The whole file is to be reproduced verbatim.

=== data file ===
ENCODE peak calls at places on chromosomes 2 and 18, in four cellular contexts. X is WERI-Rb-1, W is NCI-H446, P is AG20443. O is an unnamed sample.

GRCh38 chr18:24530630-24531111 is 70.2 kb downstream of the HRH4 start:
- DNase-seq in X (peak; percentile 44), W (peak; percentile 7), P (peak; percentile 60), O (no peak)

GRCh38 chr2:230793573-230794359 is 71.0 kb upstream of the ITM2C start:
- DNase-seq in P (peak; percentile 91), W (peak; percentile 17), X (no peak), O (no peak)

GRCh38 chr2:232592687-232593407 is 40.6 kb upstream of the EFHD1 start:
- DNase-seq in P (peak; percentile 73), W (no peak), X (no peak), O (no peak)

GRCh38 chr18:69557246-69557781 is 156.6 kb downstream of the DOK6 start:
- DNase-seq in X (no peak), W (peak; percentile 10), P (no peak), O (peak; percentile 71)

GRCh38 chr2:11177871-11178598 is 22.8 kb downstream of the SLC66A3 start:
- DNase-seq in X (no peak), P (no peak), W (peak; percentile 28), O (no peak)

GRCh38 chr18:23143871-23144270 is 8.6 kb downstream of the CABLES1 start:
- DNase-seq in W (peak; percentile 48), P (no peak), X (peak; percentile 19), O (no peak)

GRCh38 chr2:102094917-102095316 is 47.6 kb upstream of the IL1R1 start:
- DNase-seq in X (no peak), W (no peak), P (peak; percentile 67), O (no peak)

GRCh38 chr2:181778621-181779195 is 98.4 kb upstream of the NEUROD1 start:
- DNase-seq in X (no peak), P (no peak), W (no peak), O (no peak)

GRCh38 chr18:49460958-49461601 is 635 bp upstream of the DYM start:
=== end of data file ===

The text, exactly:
ENCODE peak calls at places on chromosomes 2 and 18, in four cellular contexts. X is WERI-Rb-1, W is NCI-H446, P is AG20443. O is an unnamed sample.

GRCh38 chr18:24530630-24531111 is 70.2 kb downstream of the HRH4 start:
- DNase-seq in X (peak; percentile 44), W (peak; percentile 7), P (peak; percentile 60), O (no peak)

GRCh38 chr2:230793573-230794359 is 71.0 kb upstream of the ITM2C start:
- DNase-seq in P (peak; percentile 91), W (peak; percentile 17), X (no peak), O (no peak)

GRCh38 chr2:232592687-232593407 is 40.6 kb upstream of the EFHD1 start:
- DNase-seq in P (peak; percentile 73), W (no peak), X (no peak), O (no peak)

GRCh38 chr18:69557246-69557781 is 156.6 kb downstream of the DOK6 start:
- DNase-seq in X (no peak), W (peak; percentile 10), P (no peak), O (peak; percentile 71)

GRCh38 chr2:11177871-11178598 is 22.8 kb downstream of the SLC66A3 start:
- DNase-seq in X (no peak), P (no peak), W (peak; percentile 28), O (no peak)

GRCh38 chr18:23143871-23144270 is 8.6 kb downstream of the CABLES1 start:
- DNase-seq in W (peak; percentile 48), P (no peak), X (peak; percentile 19), O (no peak)

GRCh38 chr2:102094917-102095316 is 47.6 kb upstream of the IL1R1 start:
- DNase-seq in X (no peak), W (no peak), P (peak; percentile 67), O (no peak)

GRCh38 chr2:181778621-181779195 is 98.4 kb upstream of the NEUROD1 start:
- DNase-seq in X (no peak), P (no peak), W (no peak), O (no peak)

GRCh38 chr18:49460958-49461601 is 635 bp upstream of the DYM start: